Newtype USA Better Watch the Fuck Out

Colony Drop will be producing a one-off fanzine for the 2010 convention season. As the leading anime blog focused on antiquated Japanese animation, who better to produce something in an antiquated form of media? Format is still to be decided, but it…

Colony Drop will be producing a one-off fanzine for the 2010 convention season. As the leading anime blog focused on antiquated Japanese animation, who better to produce something in an antiquated form of media?

Format is still to be decided, but it will be printed on dead trees and feature pretty pictures and cool articles by the cool guys here at your cool anime blog, Colony Drop. It’s also looking like some well-respected members of fandom might be contributing as well.

We aren’t so full of ourselves so as to say it will be the best anime fanzine of all time, but it will surely be the best anime fanzine published in 2010 by people who were mostly born after Carl Macek’s masterpiece Robotech aired on television.

For more information, check out the this post on our forum. Also, we have a forum! Feel free to use it.

20 Comments

  1. Congratulations! Let me say it’s very interesting to read Colony Drop’s perspectives on the 1980s by people not old enough to remember it–that’s how history has to go, after all, including the history of pop culture. I studied the 1960s a lot in school, and have a great fascination with it, even though it was before my own time (MAD MEN is helping people understand the ’60s better, by helping them understand what changed in that decade).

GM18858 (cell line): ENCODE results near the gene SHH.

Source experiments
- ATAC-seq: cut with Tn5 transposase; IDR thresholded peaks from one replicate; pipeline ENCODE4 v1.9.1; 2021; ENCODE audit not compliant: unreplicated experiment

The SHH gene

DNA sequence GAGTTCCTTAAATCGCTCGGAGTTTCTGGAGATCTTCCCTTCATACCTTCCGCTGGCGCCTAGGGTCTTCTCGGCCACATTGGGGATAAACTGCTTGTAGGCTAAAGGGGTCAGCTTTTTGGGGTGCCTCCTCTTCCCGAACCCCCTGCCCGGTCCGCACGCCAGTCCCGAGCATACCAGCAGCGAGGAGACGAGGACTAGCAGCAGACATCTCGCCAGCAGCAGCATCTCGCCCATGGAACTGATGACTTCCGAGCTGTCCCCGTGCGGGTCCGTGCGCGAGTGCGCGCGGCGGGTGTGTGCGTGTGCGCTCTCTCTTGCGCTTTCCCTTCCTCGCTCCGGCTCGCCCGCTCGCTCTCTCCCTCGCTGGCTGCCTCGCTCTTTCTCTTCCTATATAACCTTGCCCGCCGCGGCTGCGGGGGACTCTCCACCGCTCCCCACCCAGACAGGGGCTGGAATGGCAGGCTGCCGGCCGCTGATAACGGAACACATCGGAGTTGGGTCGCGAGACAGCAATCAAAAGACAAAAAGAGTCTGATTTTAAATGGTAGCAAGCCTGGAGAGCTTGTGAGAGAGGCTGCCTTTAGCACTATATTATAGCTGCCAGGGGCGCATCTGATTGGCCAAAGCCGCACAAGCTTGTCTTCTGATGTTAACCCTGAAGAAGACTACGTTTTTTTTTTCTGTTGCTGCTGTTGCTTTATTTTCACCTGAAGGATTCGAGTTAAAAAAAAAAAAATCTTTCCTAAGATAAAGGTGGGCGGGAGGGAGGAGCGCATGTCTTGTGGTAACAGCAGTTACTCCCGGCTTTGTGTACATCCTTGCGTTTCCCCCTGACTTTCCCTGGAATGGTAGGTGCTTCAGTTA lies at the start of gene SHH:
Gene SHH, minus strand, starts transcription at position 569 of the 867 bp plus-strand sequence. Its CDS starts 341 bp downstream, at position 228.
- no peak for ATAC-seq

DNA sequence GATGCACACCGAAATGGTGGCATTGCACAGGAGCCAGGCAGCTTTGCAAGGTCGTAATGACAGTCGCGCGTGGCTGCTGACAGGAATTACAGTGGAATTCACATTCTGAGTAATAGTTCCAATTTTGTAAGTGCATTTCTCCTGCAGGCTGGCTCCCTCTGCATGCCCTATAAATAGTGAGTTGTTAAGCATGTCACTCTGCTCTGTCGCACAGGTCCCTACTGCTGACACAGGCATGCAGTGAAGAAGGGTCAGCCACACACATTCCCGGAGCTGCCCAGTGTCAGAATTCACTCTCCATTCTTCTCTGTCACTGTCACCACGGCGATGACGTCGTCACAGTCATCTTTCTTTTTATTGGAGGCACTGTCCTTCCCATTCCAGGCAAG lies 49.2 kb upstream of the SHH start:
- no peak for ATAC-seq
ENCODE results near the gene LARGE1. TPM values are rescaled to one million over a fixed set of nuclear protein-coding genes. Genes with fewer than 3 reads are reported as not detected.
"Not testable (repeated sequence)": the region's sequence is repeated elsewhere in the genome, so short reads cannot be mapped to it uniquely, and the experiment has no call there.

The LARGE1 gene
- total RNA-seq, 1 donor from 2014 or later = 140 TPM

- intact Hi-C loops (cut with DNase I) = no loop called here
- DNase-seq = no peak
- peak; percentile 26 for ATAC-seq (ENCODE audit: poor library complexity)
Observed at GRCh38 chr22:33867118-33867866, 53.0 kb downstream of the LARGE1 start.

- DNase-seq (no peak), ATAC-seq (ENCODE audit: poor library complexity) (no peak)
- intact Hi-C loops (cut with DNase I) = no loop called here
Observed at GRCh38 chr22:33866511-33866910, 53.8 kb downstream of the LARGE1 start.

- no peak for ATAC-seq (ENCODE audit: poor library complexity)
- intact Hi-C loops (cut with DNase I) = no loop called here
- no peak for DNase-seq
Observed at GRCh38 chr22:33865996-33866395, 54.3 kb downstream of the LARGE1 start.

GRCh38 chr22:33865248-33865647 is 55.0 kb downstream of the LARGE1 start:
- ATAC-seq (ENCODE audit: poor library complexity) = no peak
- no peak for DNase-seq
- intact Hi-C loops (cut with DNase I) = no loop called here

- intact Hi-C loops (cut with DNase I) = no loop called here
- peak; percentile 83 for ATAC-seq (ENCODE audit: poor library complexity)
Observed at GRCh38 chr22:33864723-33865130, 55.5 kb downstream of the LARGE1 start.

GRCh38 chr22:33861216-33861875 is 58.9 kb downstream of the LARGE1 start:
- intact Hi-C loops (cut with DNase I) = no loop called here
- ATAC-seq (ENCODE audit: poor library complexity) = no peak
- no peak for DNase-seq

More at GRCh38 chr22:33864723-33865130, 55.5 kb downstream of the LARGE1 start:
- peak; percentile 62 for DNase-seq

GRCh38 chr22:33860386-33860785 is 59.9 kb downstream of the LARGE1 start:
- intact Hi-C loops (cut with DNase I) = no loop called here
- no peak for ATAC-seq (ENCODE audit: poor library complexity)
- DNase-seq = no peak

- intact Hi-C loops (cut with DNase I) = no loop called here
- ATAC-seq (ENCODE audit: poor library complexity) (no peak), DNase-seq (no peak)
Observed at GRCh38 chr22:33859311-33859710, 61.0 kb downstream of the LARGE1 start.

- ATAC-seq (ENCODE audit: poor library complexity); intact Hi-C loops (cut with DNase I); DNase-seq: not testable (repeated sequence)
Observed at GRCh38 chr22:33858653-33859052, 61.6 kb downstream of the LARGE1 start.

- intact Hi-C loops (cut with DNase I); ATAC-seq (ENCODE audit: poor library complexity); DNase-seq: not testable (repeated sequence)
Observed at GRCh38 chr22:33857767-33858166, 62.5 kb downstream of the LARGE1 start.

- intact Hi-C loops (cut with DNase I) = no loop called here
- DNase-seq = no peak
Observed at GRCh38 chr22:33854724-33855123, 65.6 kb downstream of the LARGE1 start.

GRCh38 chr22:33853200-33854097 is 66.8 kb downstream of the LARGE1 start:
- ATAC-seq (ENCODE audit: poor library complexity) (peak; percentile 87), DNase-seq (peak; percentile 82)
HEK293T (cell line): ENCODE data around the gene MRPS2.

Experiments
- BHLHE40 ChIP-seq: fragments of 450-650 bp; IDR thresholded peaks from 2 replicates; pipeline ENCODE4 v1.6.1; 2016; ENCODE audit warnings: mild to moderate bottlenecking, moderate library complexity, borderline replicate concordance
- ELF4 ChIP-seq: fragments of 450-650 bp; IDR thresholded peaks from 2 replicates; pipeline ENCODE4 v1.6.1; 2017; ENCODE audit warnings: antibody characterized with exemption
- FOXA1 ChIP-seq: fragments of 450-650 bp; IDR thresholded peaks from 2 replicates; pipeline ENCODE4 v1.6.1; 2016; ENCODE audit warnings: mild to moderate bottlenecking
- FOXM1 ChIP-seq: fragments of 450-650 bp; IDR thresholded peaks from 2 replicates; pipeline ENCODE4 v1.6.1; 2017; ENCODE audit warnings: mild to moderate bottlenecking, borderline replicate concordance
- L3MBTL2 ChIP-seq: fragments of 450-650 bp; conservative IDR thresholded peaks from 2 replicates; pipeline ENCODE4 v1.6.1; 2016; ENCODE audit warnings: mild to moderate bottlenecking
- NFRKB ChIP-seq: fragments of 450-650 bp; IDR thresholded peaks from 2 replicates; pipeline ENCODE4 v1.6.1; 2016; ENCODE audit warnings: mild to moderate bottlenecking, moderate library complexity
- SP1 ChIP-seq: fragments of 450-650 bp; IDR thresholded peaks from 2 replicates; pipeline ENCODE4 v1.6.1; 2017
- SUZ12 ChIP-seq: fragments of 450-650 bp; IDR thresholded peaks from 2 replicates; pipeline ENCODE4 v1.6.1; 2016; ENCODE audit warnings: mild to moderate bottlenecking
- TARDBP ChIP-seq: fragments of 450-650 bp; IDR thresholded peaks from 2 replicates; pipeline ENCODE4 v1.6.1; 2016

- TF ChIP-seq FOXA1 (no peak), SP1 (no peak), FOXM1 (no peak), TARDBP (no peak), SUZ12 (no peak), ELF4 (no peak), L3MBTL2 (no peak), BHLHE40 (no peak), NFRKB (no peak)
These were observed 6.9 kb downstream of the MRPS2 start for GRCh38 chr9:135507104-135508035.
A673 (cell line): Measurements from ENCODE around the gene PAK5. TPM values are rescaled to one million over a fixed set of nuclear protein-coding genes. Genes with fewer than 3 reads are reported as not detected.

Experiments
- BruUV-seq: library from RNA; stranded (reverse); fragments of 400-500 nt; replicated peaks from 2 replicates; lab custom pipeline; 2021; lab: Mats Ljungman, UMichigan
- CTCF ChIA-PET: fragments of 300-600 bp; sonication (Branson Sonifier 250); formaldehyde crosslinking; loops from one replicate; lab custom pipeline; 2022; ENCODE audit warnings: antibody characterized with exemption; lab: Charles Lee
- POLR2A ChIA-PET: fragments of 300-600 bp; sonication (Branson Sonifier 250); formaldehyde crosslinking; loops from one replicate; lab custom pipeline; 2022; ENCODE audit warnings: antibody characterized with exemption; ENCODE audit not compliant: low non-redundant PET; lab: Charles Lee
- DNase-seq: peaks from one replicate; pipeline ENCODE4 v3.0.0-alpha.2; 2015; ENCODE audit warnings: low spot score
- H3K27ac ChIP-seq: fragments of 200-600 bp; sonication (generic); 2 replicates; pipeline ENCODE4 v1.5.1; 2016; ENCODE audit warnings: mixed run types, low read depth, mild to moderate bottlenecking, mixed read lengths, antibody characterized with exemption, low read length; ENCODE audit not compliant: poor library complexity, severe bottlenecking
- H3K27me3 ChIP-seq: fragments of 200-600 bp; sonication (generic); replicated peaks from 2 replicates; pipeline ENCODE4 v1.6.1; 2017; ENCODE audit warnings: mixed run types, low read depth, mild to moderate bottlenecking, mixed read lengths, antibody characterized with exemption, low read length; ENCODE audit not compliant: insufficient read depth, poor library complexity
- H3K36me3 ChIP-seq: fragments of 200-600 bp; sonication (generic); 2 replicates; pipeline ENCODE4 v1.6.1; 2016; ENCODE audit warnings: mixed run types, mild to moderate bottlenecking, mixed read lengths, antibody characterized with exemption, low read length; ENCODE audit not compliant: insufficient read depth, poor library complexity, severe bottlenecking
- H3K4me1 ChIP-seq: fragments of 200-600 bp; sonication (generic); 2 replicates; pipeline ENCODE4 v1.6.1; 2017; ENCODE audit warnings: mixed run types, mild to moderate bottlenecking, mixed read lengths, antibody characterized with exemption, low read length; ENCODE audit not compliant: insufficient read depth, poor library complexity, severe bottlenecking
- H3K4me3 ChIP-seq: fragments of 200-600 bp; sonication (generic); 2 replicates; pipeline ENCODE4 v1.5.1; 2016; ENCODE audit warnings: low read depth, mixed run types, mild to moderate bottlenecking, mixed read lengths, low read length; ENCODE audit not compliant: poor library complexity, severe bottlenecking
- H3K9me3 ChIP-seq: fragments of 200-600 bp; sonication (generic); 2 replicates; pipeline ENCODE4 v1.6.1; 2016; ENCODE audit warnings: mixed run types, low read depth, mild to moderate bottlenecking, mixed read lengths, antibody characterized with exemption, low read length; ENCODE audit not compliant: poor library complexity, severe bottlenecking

I think fanzines are a bit like vinyl records–they got mostly left behind by technology, but gradually people realized it’s not just about the technology, it’s about thinking vinyl records are cool (that’s why their sales have actually gone up a bit the last few years). Fanzines can infiltrate territory, something webpages can’t do. As a veteran of the Battle of Okinawa, Jack T. Chick always understood this lesson.

  2. I approve. please do something with patlabor! or even one of the Getters! Its f:)cking criminal that you haven’t done so already

  3. See what you guys have done? You’d better not be yanking our chains on this!

    I won’t be evil and point out that the gang of Psychomuu Gaijin have been doing this sort of thing for years now, but I think CD has a different…soul…in what is desired to be expressed. It should be very interesting.

  4. guys make sure it looks extremely, even groundbreakingly classy, i won’t be putting no coins down for garish shit regardless of prose quality; print is not Internet okay

  5. I will be looking forward to this creation because reading something in a printed format is inherently more pleasurable then reading off a computer screen. Not only is it easier on the eyes but long-form articles are far more digestible when they are in a printed format. The sensation of owning a physical piece of media also adds to the value of the item itself.

  6. I hope it’s all xeroxy and blotchy, the way fanzines were meant to be! None of this color crap — we want toner on our fingers by the time we’re through reading 😛

    Also, make sure to insult Ben Dunn once or twice — always worked for me!

  7. A physical copy for me to spill my 1000s of lives on. AM I RIGHT?

  8. Hey, I just figured out how we can put those losers at ANN out of work and put CD in the driver’s seat of All North American Anime Fandom: hire someone to translate and post Yahoo.jp headlines approximately 5 minutes before Egan Loo does. Yes, it really would be that simple.

  9. Go for it. I’m sick and tired of hearing “print is dead!”; outside the US, print is doing just fine.

    Would love to see what you come up with (but are the NTUSA and Macek jabs really necessary? 8-)), and besides, fanzines were integral to anime’s entrance into the US. Anime did not explode overnight because of the Internet–although the ‘Net could very well be pounding nails into the coffin.

    But that’s just me.

  10. Print *is* dead, sir, and the US market is what matters.

    “NewTypeUSA” and even Anime Insider are gone.